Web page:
Wind generation is lowest during the summer months when energy demand is highest.
The proportion of electricity generated from wind during the hottest summer day of 2013:
- 4 A.M. – Wind generation peaks when overall demand for electricity is lowest.
- 4 P.M. – Wind generation is near its lowest when overall demand is at its highest.
Wind has reliability challenges
Renewable energy poses reliability challenges. The leading concern is whether it can provide electric power every second of every day. Major renewable energy sources are fundamentally limited in how, where and when they can be used; the sun doesn’t always shine and the wind doesn’t always blow, so natural gas backup generation is needed.
Variability and intermittency
Wind power is tied to weather and thus produces variable energy output. Wind variability creates complications for grid operators working to integrate wind power into a grid not historically designed for fluctuations.
Historical wind generation data reveal that the peak production for the majority of Texas wind generation is at night and does not align well with the peak electricity demand during summer afternoons.
- Non-coastal wind turbines generated only about 20 percent of their installed capacity during summer peak-demand hours, while coastal wind production was more than 50 percent of capacity in 2013.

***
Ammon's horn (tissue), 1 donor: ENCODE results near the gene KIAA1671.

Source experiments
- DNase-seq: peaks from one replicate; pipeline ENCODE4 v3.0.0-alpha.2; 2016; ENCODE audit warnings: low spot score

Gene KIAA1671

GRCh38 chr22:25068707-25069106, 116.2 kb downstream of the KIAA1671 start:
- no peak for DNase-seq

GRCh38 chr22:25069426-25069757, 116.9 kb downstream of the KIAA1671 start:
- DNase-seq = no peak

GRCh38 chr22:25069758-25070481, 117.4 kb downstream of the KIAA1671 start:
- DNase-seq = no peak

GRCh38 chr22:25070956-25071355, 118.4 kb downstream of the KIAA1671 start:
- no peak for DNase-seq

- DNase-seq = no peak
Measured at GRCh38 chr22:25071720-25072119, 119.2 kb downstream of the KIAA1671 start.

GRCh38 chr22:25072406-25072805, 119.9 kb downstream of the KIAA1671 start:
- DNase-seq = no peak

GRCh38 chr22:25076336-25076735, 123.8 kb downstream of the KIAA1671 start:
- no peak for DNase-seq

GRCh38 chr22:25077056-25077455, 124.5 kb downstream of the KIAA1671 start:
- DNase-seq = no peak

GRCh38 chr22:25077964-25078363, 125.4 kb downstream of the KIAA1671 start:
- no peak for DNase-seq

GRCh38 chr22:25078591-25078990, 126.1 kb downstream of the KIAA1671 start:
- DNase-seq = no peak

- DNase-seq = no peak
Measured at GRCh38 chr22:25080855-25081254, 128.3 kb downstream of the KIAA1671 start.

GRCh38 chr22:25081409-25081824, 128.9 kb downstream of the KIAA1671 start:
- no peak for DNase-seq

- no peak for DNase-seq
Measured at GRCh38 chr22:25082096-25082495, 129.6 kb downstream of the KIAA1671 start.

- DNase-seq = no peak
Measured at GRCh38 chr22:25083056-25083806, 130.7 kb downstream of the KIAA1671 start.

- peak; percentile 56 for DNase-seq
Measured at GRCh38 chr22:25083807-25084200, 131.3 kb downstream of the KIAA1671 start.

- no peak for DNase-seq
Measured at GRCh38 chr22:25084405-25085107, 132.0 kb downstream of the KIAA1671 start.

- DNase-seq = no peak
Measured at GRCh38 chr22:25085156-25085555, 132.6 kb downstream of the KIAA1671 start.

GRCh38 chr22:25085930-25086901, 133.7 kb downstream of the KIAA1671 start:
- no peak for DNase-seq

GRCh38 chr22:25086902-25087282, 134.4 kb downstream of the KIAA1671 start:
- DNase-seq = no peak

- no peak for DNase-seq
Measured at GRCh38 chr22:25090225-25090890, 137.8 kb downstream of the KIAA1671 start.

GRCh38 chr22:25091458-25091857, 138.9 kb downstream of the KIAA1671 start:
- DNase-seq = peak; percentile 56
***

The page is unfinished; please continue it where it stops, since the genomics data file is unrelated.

- Non-coastal wind represents 85 percent of both total installed wind capacity and annual wind generation in the ERCOT region.
Transmission lines for wind
The 2005 Texas Legislature approved a major transmission project, the Competitive Renewable Energy Zones (CREZ), to carry mostly wind energy generated in West Texas and the Panhandle to high-demand cities. The project was forecast to cost less than $5 billion but ballooned to more than $6.9 billion to build nearly 3,600 miles of transmission lines and dozens of substations.
The completed project has capacity to transmit about 18,500 MW of electricity to major load centers in ERCOT — that would serve more than 4 million Texas homes.
Consumers will pay for CREZ lines carrying wind energy for 15 to 20 years. The PUC estimates residential customers will pay roughly $5 to $7 per 1,000 kWh used. Based on the average household’s electricity use, that will cost $70 to $100 per year. An ERCOT official told the PUC in August 2014 that further expansion of the West Texas transmission grid could cost an additional $2 billion.
An ERCOT study is under way to provide new and improved transmission from Panhandle wind generation that extends outside its service area. The Panhandle Renewable Energy Zone could provide transmission lines (expanded from the existing CREZ) that would transport electricity to the populated areas of Texas where demand is increasing. No price tag has been identified for these new transmission lines.
The PUC has begun to study whether future transmission infrastructure costs should continue to be paid by all ratepayers or whether electricity generators — specifically renewables that are located far from where the energy is used — should be required to fund any of the costs.
September 23, 2014
Texas Comptroller of Public Accounts